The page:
Sandstone outcroppings and Coast Live Oaks… I’ve been spending several afternoons painting in oak forests the last couple of weeks. The acorns are ripening and the squirrels, scrubjays and a deer were all inspecting their progress as I was painting.
I’m excited to share this large oil painting (36×48″) that I created from memory, plein air sketches and photos of the hike up the creek to Seven Falls. I really wanted to try to show the feeling of coming out of the golden dappled-light of the oak canyon to the sun-drenched opening where the rocks and falls rise up. I had to invent the view a bit since the trees and geography get in the way as you are hiking up… it’s a truthful lie. I’m including some process images for the painters out there who would like to see how a painting like this develops. It starts with a sketch… I was thinking of the composition on this one as being kind of like a tunnel where the focal point of the cliffs and falls is circled by a ring of trees. My first block-in is really general with simple shapes that describe big features in the landscape. I was thinking of having the color palette on this one be triadic, with warm versions of green, violet and orange. The progress of the painting is starting to bring things out of the “fog” and describe them in smaller and smaller shapes. I’ll attach a couple of details below. Enjoy your day!
24×36″ oil on linen– It’s raining right now as I post this giving the promise of even more days this spring for rock hopping up our local creeks to find boulder falls and pools like this lit by sunlight filtered through the oak and bay laurel canopy… I threw some poison oak into this one. I’ve had it quite a bit this winter from mushroom hunting this winter. Although it would be nice to just walk cross country without having to always be mindful of what twigs you are touching, I’d never wish this plant not to be there. I think of it as kind of a protector in the forest, making us watch where we step and being sure there are places always for wildlife to hide and for people to not be. And besides– it adds to the fun challenge of a rock scramble obstacle course to have some poison oak “hot lava” spots…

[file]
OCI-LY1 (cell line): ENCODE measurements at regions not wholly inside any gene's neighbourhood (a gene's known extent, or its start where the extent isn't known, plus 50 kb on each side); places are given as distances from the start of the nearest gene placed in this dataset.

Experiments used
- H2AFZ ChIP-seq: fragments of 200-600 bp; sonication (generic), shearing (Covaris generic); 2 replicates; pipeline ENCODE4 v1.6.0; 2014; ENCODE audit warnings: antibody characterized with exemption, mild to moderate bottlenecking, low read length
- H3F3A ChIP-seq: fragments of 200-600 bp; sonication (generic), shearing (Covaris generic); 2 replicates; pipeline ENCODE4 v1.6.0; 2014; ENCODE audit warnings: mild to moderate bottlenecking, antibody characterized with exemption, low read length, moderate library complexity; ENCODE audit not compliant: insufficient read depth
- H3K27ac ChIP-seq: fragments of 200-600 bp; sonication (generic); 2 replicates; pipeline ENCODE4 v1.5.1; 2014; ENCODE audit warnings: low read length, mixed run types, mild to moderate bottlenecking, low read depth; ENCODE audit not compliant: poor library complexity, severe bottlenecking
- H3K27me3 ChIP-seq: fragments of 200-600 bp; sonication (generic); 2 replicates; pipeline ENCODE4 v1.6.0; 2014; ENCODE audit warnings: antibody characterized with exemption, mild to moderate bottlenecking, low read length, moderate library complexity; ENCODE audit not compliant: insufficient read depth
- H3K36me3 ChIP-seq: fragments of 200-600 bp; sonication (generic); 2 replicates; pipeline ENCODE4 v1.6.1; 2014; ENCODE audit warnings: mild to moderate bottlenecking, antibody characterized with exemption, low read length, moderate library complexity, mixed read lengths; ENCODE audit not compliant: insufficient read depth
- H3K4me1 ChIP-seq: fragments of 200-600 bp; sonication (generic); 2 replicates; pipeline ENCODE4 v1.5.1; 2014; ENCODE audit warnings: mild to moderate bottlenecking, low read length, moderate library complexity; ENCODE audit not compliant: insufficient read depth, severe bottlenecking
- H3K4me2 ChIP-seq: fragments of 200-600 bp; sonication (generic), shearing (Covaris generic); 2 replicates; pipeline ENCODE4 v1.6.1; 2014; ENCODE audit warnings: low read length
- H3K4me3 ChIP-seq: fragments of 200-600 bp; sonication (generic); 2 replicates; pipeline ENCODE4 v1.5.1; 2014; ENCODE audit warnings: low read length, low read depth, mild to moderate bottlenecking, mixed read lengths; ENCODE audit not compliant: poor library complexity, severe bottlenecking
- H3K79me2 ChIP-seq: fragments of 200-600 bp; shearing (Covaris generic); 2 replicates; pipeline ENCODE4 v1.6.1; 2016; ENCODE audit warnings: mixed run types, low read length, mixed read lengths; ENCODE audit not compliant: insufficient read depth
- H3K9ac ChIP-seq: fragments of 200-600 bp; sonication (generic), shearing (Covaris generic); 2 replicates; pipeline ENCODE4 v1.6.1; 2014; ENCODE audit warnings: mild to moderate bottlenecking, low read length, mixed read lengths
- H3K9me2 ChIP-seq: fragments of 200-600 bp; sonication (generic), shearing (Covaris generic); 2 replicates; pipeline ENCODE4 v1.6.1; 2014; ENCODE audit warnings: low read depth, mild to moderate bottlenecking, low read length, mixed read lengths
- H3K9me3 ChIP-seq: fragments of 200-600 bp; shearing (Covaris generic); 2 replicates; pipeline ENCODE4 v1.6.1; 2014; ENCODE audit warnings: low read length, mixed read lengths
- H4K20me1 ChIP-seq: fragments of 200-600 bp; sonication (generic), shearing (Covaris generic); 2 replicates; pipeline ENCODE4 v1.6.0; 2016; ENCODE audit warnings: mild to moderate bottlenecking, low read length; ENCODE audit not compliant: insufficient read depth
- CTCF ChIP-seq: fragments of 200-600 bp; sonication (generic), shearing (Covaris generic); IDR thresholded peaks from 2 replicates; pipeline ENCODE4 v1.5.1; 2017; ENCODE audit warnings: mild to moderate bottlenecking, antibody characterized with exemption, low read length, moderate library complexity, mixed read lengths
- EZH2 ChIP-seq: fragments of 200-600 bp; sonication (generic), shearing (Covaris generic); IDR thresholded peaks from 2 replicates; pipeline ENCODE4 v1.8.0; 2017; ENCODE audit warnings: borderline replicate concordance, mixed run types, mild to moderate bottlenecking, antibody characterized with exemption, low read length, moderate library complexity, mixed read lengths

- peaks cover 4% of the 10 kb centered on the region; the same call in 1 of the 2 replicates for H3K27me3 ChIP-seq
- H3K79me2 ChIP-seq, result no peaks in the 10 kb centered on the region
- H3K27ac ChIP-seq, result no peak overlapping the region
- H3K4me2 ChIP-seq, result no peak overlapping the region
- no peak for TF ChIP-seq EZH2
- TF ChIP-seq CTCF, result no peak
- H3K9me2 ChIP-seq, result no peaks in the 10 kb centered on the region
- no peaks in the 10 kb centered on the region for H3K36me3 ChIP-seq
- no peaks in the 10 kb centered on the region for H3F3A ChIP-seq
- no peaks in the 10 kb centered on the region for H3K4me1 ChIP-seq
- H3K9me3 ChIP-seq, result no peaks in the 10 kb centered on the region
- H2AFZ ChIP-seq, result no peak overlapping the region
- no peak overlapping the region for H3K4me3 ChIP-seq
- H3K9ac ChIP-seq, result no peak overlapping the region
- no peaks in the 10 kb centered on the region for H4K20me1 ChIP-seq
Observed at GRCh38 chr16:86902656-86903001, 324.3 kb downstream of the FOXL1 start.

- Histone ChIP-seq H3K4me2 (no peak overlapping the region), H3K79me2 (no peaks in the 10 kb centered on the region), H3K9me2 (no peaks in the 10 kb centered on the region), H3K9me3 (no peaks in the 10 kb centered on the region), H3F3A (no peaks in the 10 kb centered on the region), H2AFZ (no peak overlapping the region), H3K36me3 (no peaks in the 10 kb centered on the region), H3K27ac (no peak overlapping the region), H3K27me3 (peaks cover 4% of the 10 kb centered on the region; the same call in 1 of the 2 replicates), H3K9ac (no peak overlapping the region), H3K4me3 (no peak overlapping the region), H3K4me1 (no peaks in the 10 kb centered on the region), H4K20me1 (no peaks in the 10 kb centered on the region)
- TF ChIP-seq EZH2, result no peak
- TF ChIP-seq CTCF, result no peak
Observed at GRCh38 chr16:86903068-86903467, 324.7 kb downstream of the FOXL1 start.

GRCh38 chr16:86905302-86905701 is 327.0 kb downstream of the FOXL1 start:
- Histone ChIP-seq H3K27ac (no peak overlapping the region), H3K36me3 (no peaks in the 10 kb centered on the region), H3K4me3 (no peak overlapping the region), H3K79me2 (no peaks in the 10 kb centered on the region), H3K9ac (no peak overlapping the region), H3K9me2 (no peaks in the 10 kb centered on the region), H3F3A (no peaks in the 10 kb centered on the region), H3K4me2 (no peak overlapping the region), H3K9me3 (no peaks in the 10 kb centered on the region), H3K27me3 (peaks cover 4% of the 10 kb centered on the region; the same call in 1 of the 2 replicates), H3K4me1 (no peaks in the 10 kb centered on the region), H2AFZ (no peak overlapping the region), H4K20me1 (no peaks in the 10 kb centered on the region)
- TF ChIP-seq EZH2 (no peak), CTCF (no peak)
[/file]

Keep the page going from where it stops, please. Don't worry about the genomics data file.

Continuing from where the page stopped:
12×24” oil on canvas— The nice gentle rains so far have been so good for saturating the landscape, sprouting the fire scars and letting the outdoor painters open the tubes of their most vibrant greens. You can tell by this old oak that lichens are likin’ it too.
20×20″ oil on canvas– The meadows in the Botanic Gardens are aflame with poppies right now. Bees are swarming, the air is warming and the short sweet season of spring is in full swing. Sorry about the accidental post earlier in the week– I was working on my website and pushed the wrong button. : )
18×24″ oil on canvas– Tomorrow is the equinox… happy first day of spring! I know the season is here because I get to use electric greens to color the grass instead of the usual Southern California gold.
I saw my box of casein paints lying around and realized I haven’t used them for a while. It is a quick and easy way for me to get outdoors and paint… my casein set-up weighs about ten pounds (lightweight cardboard and aluminum easel and all) while my oil painting gear is much heavier.
Grey Day on the San Marcos Preserve– 10×20″Bee Hives and Human Hives– 10×20″
22×28″ oil on canvas– I’m savoring the sound of raindrops on the roof right now and smiling knowing we have more boulder hopping and creek painting days ahead of us this spring!
12×24″ acrylic– (sold)– My daughters and I always walk up into this tree when we are hiking this section of the trail. It would be good for playing “hot lava monster” on, but instead of hot lava you fall into poison oak. : )